Accessibility navigation

Effect of grazing cattle on willow silvopastoral systems on animal performance and methane production

Thompson, J.P., Stergiadis, S. ORCID:, Carballo, O.C., Yan, T., Lively, F., Huws, S., Theodoridou, K. and Gilliland, J. (2023) Effect of grazing cattle on willow silvopastoral systems on animal performance and methane production. Animal - Science proceedings, 14 (4). pp. 599-600. ISSN 2772-283X

Full text not archived in this repository.

It is advisable to refer to the publisher's version if you intend to cite from this work. See Guidance on citing.

To link to this item DOI: 10.1016/j.anscip.2023.04.089


Ruminant agricultural systems are under pressure to reduce methane (CH4) emissions and increase carbon sequestration. Condensed tannins can bind proteins, reducing ruminal degradation (and subsequent N outputs) and methanogenesis. Willow fodder contains condensed tannins, therefore, willow silvopastoral systems have potential for reduced CH4 and nitrous oxide emissions and increased soil carbon sequestration. The objective is to explore if growing beef cattle would graze Willow fodder and to quantify the effect on performance and CH4 production. Twenty growing beef steers were blocked into 2 subgroups (2 × 10) and used in a 2 (treatment) × 2 (period) Latin square design study. The two grazing strategy treatments were Perennial Ryegrass (Control) vs Willow fodder mix with a grass understory. Condensed tannins in Willow was 48 g/kg DM. Daily liveweight (LW) of each animal was recorded by a Beef Monitor Unit: an automatic weigh system (Ritchie, Scotland, UK). Methane, hydrogen (H2), and carbon dioxide (CO2) production and oxygen (O2) consumption from all animals were measured during the last two weeks of each period using two GreenFeed units (C-LOCK, South Dakota, USA). Pellets were offered as bait at 40 g/drop which ensured the cattle were in the unit for 3–5 minutes at each time and allowed access of maximum 5 measurement periods/day. Gaseous exchange data were used to calculate heat production (HP), and then ME intake (HP plus energy retention estimated from liveweight gain (LWG)) and GE intake (GEI). The average LW of the cattle by Grass and Willow treatment were 507 kg and 513 kg respectively. LWG (kg/d) differed (P < 0.01) by treatment (Grass: 1.04; Willow: 0.72), however, the effect was derived from P2 (LWG for grass vs willow in P1 = 0.76 vs 0.75 kg/d and in P2 = 1.29 vs 0.69 kg/d). HP (MJ/d) did not differ between treatment (Grass: 82.4; Willow: 84.3) as well as ME intake (MJ/d) (Grass: 110; Willow: 102). CH4 (g/d) production reduced by 27% for the Willow treatment (P < 0.001 ; 236.7 vs 173.5). While CH4/LW (g/kg) reduced by Willow treatment (P < 0.001), CH4/LWG (g/kg) showed no differences between Grass and Willow treatments (0.27 vs 0.30, P = 0.555). CH4-E/GEI reduced by 22% on the Willow vs Grass treatments (6.0 vs 7.70%). H2, CO2 and O2 production (g/d) showed no significant differences between treatments. Willow Silvopastoral systems could be a grazeable forage for cattle with potential to reduce CH4 production. Further in vivo animal trials are needed to quantify the effect of grazing willow fodder on protein metabolism. Acknowledgements: We thank Brook Hall Estate in N.Ireland and Prof. John Gilliland for providing the Willow grazing platform and Food Foyle Food Group for the animals. Funded by DAERA and UKRI-BBSRC.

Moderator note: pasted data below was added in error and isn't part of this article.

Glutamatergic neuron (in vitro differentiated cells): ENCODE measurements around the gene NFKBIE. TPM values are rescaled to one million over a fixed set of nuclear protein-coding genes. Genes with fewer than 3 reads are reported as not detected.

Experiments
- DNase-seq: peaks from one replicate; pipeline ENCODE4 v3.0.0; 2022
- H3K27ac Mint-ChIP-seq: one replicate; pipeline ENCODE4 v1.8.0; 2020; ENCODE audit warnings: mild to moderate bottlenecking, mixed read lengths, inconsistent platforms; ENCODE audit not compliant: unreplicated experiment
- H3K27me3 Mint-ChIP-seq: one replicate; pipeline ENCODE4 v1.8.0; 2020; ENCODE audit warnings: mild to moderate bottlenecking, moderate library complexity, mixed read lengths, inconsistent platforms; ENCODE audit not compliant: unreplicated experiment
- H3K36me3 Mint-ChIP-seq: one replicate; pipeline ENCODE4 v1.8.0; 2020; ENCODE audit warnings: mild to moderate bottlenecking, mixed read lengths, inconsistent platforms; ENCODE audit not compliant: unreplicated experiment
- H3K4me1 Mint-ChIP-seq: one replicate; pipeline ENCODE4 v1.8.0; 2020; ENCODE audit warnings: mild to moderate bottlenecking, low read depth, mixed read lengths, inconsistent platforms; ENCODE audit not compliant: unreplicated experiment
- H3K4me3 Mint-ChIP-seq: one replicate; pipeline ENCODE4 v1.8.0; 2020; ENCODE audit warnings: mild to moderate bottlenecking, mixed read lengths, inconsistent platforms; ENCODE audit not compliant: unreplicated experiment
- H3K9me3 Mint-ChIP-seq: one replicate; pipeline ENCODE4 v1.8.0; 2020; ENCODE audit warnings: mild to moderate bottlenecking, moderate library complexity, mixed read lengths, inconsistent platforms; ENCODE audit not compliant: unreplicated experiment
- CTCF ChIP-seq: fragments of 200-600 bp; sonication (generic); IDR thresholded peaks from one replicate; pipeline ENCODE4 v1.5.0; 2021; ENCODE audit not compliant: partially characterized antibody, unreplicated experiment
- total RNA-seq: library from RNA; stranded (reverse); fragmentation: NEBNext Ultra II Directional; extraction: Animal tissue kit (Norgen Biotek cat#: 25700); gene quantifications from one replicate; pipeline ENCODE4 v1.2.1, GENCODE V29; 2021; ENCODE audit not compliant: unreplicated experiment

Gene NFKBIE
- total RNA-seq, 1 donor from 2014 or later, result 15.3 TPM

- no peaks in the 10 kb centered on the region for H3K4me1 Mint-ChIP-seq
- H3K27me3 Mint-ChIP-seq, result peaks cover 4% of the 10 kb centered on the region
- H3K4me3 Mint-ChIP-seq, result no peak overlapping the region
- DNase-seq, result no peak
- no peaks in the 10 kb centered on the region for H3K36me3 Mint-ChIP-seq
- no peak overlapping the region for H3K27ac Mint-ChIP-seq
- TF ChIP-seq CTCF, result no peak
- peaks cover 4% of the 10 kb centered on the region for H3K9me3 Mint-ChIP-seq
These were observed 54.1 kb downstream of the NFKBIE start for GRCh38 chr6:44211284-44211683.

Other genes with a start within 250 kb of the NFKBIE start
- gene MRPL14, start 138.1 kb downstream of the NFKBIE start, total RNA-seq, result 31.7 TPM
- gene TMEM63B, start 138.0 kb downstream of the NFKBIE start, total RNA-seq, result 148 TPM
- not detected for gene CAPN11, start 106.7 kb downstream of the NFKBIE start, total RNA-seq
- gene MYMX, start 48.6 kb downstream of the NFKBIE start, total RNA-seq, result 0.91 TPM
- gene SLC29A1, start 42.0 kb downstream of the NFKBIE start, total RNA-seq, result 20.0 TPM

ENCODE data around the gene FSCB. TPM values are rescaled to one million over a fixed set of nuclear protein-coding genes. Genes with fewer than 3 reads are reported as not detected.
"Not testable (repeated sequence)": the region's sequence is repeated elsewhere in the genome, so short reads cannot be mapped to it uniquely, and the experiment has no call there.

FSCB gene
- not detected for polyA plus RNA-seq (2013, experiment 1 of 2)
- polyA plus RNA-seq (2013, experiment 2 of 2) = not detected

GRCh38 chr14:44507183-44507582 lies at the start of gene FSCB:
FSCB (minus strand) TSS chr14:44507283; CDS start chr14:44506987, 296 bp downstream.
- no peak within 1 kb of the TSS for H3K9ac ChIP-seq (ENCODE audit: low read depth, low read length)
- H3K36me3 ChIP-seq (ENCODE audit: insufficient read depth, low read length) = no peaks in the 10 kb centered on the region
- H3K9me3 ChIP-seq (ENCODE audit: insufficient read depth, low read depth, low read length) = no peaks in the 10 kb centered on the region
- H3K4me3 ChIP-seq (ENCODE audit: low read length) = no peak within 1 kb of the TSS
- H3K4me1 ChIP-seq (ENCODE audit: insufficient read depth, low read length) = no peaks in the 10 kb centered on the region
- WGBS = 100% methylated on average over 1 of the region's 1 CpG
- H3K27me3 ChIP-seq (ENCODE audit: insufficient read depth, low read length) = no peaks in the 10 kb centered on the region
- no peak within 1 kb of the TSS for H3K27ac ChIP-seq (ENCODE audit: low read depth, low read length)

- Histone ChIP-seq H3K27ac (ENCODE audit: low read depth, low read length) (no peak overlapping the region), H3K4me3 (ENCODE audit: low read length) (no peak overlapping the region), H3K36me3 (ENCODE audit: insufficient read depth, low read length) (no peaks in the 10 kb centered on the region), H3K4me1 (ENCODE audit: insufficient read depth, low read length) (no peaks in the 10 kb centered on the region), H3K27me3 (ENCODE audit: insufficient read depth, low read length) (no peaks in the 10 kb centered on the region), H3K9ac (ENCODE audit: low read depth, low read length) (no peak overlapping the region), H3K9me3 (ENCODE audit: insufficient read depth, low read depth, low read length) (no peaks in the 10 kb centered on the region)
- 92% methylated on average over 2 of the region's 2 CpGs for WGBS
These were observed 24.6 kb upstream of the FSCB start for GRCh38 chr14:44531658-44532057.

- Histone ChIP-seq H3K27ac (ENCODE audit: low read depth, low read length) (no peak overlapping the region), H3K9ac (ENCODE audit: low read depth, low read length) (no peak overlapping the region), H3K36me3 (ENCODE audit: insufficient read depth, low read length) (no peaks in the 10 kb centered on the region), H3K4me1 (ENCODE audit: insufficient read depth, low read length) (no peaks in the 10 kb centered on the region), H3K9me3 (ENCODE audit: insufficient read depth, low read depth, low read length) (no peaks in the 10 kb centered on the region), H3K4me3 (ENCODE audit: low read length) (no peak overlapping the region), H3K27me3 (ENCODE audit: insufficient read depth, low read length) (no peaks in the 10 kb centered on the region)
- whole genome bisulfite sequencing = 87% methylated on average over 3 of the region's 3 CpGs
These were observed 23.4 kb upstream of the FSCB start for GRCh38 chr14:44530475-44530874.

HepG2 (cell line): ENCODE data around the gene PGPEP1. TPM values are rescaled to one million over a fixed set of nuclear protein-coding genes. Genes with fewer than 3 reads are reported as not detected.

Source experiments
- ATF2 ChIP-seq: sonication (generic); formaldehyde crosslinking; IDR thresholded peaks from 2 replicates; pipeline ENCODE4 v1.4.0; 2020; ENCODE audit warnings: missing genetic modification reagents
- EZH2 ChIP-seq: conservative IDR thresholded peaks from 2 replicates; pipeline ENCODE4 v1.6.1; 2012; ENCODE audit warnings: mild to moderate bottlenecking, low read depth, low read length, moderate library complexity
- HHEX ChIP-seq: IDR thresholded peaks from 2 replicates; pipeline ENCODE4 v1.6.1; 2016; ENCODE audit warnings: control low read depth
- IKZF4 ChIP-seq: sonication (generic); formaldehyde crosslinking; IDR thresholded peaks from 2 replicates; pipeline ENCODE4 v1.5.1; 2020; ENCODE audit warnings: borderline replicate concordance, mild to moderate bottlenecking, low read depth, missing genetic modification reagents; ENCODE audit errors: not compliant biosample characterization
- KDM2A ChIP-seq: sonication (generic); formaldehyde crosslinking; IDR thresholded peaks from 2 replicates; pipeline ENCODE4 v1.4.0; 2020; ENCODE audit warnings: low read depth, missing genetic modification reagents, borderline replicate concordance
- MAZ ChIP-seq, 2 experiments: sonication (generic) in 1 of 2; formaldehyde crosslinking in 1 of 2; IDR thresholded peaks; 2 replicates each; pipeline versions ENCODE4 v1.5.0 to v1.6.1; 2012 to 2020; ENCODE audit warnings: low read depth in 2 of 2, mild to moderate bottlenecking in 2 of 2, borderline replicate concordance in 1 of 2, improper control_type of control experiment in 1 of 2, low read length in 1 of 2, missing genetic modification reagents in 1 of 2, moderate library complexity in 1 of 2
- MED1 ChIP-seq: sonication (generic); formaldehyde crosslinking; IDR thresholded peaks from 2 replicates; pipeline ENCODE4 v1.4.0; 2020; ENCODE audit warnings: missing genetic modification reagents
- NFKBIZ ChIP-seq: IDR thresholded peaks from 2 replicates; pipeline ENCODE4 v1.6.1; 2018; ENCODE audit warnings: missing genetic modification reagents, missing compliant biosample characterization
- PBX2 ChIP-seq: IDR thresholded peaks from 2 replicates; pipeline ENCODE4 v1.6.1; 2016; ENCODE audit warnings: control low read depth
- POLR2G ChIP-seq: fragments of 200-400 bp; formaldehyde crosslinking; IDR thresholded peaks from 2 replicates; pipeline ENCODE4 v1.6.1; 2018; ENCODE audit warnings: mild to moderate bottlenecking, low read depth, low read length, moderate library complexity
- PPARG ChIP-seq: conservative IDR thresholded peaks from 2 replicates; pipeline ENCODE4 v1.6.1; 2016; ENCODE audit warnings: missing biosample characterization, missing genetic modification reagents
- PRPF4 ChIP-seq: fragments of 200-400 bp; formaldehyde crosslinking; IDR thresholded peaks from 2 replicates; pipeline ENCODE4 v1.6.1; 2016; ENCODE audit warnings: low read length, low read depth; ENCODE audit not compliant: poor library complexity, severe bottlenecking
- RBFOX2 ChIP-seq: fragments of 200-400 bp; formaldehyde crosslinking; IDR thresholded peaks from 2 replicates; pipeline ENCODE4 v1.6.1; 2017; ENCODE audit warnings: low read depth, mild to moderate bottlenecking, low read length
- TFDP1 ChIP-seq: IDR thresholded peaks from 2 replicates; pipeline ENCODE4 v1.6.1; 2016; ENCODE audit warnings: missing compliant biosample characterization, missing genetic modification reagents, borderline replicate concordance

Item Type:Article
Divisions:Life Sciences > School of Agriculture, Policy and Development > Department of Animal Sciences
ID Code:112253

University Staff: Request a correction | Centaur Editors: Update this record

Page navigation